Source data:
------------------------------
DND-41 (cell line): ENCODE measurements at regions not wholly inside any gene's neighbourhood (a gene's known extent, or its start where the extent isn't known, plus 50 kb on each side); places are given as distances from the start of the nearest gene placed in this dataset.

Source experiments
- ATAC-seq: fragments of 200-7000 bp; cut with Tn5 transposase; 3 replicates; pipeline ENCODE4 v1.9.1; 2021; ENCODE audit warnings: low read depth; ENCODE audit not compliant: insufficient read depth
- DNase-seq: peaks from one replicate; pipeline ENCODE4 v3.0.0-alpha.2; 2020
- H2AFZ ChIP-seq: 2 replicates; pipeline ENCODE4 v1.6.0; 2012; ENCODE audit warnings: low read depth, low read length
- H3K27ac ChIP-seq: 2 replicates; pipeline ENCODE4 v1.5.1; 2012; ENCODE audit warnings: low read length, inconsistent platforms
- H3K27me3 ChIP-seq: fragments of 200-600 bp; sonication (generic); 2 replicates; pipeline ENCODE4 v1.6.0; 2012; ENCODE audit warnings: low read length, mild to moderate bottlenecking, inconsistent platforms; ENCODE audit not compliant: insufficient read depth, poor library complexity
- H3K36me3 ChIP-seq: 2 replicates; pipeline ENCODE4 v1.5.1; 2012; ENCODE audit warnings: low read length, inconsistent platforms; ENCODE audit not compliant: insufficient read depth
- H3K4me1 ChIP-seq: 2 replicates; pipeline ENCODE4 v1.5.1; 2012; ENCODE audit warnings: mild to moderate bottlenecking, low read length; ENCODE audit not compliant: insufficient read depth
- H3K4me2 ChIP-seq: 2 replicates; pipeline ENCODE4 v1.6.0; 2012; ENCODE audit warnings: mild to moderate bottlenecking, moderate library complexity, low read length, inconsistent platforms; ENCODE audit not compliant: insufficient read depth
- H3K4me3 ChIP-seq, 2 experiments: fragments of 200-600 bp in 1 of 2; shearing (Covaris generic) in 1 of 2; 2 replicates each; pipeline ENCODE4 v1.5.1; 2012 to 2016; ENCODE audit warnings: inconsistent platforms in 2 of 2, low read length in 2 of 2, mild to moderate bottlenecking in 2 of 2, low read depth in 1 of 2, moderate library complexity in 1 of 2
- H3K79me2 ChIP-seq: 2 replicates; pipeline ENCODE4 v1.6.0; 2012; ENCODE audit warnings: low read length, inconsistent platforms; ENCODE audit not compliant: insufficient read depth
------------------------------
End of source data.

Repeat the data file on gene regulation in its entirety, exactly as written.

DND-41 (cell line): ENCODE measurements at regions not wholly inside any gene's neighbourhood (a gene's known extent, or its start where the extent isn't known, plus 50 kb on each side); places are given as distances from the start of the nearest gene placed in this dataset.

Source experiments
- ATAC-seq: fragments of 200-7000 bp; cut with Tn5 transposase; 3 replicates; pipeline ENCODE4 v1.9.1; 2021; ENCODE audit warnings: low read depth; ENCODE audit not compliant: insufficient read depth
- DNase-seq: peaks from one replicate; pipeline ENCODE4 v3.0.0-alpha.2; 2020
- H2AFZ ChIP-seq: 2 replicates; pipeline ENCODE4 v1.6.0; 2012; ENCODE audit warnings: low read depth, low read length
- H3K27ac ChIP-seq: 2 replicates; pipeline ENCODE4 v1.5.1; 2012; ENCODE audit warnings: low read length, inconsistent platforms
- H3K27me3 ChIP-seq: fragments of 200-600 bp; sonication (generic); 2 replicates; pipeline ENCODE4 v1.6.0; 2012; ENCODE audit warnings: low read length, mild to moderate bottlenecking, inconsistent platforms; ENCODE audit not compliant: insufficient read depth, poor library complexity
- H3K36me3 ChIP-seq: 2 replicates; pipeline ENCODE4 v1.5.1; 2012; ENCODE audit warnings: low read length, inconsistent platforms; ENCODE audit not compliant: insufficient read depth
- H3K4me1 ChIP-seq: 2 replicates; pipeline ENCODE4 v1.5.1; 2012; ENCODE audit warnings: mild to moderate bottlenecking, low read length; ENCODE audit not compliant: insufficient read depth
- H3K4me2 ChIP-seq: 2 replicates; pipeline ENCODE4 v1.6.0; 2012; ENCODE audit warnings: mild to moderate bottlenecking, moderate library complexity, low read length, inconsistent platforms; ENCODE audit not compliant: insufficient read depth
- H3K4me3 ChIP-seq, 2 experiments: fragments of 200-600 bp in 1 of 2; shearing (Covaris generic) in 1 of 2; 2 replicates each; pipeline ENCODE4 v1.5.1; 2012 to 2016; ENCODE audit warnings: inconsistent platforms in 2 of 2, low read length in 2 of 2, mild to moderate bottlenecking in 2 of 2, low read depth in 1 of 2, moderate library complexity in 1 of 2
- H3K79me2 ChIP-seq: 2 replicates; pipeline ENCODE4 v1.6.0; 2012; ENCODE audit warnings: low read length, inconsistent platforms; ENCODE audit not compliant: insufficient read depth